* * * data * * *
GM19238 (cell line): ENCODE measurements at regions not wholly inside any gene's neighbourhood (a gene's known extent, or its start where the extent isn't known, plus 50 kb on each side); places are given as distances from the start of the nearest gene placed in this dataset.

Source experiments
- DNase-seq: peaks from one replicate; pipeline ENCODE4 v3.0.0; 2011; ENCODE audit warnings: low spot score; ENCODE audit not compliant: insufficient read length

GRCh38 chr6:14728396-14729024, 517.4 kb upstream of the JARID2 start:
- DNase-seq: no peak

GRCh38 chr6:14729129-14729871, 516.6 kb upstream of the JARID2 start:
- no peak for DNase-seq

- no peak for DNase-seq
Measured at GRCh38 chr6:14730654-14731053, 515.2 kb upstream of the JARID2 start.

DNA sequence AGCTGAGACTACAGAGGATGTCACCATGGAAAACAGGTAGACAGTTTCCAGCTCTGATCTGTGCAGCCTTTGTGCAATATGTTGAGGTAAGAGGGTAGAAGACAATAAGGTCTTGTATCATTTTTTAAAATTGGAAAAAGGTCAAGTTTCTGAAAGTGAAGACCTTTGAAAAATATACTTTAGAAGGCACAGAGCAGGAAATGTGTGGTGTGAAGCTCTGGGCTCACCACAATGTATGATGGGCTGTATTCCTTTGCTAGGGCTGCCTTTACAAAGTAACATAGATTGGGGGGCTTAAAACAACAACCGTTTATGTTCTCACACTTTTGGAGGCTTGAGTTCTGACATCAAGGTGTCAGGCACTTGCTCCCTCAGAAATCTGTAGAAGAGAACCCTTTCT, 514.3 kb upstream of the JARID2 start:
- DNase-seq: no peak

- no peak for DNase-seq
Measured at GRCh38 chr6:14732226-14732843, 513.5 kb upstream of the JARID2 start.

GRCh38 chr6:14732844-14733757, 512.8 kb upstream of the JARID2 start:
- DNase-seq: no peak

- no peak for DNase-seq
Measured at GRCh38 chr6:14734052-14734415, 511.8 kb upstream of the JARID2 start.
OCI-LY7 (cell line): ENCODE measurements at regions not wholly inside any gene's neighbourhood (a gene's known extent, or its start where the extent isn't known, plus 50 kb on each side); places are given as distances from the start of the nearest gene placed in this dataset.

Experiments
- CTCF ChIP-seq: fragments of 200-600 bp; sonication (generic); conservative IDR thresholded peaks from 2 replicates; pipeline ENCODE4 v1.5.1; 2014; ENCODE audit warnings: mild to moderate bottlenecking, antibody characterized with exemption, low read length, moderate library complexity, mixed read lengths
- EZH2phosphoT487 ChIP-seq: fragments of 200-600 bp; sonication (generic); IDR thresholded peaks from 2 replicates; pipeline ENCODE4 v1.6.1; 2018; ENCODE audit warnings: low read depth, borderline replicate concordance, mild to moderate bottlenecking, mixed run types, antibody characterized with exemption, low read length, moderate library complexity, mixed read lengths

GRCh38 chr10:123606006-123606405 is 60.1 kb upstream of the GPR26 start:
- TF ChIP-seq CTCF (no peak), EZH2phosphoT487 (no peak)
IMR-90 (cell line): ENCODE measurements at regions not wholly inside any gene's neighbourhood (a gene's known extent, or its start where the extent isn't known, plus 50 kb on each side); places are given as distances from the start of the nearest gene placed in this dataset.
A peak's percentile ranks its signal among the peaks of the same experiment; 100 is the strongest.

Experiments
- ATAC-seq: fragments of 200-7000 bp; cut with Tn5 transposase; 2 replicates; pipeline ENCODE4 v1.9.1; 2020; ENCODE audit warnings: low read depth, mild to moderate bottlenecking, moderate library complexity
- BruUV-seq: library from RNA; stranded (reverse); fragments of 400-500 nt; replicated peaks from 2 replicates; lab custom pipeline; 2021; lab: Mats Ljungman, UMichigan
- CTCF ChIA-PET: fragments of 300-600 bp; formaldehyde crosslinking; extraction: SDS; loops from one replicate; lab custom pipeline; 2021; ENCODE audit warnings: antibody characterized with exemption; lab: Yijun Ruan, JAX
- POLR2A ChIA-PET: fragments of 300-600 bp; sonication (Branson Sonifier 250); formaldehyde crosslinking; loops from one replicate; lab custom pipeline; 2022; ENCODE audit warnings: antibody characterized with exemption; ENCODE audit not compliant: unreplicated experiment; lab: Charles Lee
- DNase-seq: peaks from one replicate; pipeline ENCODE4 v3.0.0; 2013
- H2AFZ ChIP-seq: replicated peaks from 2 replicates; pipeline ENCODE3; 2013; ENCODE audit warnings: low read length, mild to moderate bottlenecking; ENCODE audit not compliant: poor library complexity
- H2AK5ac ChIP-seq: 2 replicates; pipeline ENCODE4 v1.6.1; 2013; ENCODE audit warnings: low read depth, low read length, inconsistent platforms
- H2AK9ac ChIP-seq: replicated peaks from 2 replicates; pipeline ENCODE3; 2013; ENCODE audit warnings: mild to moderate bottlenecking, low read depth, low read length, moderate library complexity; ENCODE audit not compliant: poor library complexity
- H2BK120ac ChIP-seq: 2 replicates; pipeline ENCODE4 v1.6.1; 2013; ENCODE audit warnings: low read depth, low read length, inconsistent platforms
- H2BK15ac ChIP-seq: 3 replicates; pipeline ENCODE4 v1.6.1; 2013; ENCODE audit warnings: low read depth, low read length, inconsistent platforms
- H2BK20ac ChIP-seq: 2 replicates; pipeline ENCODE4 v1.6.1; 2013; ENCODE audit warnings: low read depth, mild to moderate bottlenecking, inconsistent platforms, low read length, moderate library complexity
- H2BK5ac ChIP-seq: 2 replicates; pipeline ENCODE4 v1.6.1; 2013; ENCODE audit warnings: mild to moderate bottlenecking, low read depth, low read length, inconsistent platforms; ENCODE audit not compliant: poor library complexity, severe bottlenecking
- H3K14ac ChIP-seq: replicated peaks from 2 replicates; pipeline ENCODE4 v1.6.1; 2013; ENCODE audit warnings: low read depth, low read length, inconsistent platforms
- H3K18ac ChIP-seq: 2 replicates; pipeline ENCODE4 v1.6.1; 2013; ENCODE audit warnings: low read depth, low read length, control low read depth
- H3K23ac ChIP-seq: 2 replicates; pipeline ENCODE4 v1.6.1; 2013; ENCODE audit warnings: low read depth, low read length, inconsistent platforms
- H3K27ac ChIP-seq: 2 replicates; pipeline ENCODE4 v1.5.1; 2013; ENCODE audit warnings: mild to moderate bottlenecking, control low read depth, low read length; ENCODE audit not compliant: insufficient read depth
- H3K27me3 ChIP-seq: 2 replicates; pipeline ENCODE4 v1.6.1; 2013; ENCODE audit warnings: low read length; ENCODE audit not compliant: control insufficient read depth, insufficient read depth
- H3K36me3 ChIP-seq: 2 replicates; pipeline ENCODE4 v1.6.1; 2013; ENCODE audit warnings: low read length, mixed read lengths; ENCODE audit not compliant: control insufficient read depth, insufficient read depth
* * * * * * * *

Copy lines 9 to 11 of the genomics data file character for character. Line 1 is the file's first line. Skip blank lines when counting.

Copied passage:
Measured at GRCh38 chr6:14730654-14731053, 515.2 kb upstream of the JARID2 start.

DNA sequence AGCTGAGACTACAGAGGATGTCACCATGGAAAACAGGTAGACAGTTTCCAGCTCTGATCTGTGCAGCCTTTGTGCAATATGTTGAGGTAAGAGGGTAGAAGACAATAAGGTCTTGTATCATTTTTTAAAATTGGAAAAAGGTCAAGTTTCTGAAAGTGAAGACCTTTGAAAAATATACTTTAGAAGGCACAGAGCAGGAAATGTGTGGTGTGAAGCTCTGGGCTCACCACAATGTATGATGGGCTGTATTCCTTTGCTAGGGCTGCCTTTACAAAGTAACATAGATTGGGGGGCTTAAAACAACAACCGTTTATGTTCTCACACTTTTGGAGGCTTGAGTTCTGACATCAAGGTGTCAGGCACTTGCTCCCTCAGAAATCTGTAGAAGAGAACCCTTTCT, 514.3 kb upstream of the JARID2 start:
- DNase-seq: no peak